Friday, September 20th, 2013

Writing Prompt: Change of Habit

change_10338195_300pxOld habits die hard.

It’s a bit of cop out here to rely on tired aphorisms, but it gets my point across succinctly.

A change of habit–getting out of one’s rut–can take a monumental effort of strength and will. Creating new habits can take the same. (New Year’s resolutions, anyone?)

But from a fiction writing standpoint, they offer so much fresh material–so much potential for a character to grow and experience–that it might be worthwhile to add it to your Writer’s Toolbox. (You may prefer, to do as I do, and add it to your arsenal instead. 🙂 )

Consider a character with an ingrained habit. Perhaps every day on his way to work, he walks three blocks on Franklin Street, catches the Number 9 bus which takes him downtown, gets off at the industrial center and takes the company taxi into the plant.

What if whether by chance, fate or choice, he’s late getting out of the house. He misses the Number 9, and has no choice but to take the Number 11 instead? Eleven will drop him off at the industrial center, but not before first driving to the docks to let off folks who work around the Harbor. It will make him 30 minutes late, but it’s better than waiting another 45 minutes for the Number 9 to come back around.

Your character’s routine is entirely off. What will he experience along this route? Maybe it makes him change his point of view about something. He decides to make a life change. Or maybe the Number 11 bus gets hijacked. Either way, he’s out of his comfort zone, and something new–for better or worse–is about to happen.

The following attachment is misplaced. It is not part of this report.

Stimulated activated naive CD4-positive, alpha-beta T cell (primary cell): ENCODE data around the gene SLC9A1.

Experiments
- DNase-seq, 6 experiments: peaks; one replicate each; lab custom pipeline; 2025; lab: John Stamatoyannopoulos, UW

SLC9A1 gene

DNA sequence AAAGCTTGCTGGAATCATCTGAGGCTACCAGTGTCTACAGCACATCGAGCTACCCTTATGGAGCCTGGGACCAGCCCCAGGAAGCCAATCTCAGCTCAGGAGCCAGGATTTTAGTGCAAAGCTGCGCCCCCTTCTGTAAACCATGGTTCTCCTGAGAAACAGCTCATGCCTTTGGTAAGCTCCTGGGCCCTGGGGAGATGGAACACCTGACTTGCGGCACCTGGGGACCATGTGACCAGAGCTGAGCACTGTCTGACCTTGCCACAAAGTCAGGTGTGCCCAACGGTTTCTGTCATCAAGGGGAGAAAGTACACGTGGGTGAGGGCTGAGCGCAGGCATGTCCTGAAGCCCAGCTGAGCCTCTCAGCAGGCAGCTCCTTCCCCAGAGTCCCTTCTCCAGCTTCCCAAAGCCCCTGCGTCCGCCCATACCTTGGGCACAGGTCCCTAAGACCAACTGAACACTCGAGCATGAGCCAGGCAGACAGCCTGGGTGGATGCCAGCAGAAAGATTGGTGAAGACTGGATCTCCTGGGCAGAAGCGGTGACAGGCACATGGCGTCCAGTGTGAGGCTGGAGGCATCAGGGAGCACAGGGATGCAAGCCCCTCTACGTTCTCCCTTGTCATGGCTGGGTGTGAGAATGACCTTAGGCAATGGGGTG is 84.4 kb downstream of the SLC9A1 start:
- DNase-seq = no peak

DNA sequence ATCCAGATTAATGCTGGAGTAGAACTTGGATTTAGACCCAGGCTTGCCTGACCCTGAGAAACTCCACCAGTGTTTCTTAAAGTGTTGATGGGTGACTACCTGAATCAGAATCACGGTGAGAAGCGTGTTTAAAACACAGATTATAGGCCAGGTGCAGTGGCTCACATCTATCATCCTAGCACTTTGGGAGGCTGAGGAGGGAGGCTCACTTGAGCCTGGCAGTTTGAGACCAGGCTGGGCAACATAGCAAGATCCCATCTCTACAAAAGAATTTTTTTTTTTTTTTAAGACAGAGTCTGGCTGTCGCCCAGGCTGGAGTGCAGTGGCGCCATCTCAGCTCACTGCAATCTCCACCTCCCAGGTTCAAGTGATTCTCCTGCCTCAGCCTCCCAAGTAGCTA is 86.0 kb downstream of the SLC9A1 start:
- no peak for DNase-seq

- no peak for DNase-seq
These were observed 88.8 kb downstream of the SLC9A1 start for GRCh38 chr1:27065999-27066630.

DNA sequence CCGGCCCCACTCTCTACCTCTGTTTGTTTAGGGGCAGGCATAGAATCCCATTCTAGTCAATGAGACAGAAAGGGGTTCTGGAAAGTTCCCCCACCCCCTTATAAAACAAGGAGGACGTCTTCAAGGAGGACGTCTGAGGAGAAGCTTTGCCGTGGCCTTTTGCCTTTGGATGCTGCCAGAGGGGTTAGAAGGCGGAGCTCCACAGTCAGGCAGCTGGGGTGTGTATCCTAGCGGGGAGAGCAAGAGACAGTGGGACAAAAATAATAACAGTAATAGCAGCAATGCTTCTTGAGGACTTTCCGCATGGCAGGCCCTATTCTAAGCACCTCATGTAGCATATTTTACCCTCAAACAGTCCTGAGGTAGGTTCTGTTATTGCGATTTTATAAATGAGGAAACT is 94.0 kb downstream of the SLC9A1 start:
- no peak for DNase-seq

Here’s Your Prompt:

  • Write a story in which your main character is forced to abandon his or her habit. What happens?
     
  • Write about a character who deliberately changes his or her routine, hoping for the better. Make things worse for him or her.
     
  • Write a poem about change or habit. What are the emotional repercussions?
     
  • If you journal, write about something you’ve changed for the better, or something you changed for the worse. If worse, tell how you alleviated the new problem. If better, relate the steps you took to maintain it.
     

Good Luck!

 

Cover of Lies by Kelly A. Harmon depicts a Navy Aircraft Carrier on a moonlit night. Have you read Lies?

The Queen lies dying, and the mage-physician holds the key to her health, but he doesn’t quite know how to use it. The Book of Lies has the capacity to heal, if only Beresh can write the proper words. But only a few pages remain in the book, and if they’re used before the queen is healed, she won’t be the only one to lose her life!

Short-Listed for the Aeon Award.

$2.99 at Amazon.com | $2.99 at Barnes and Noble

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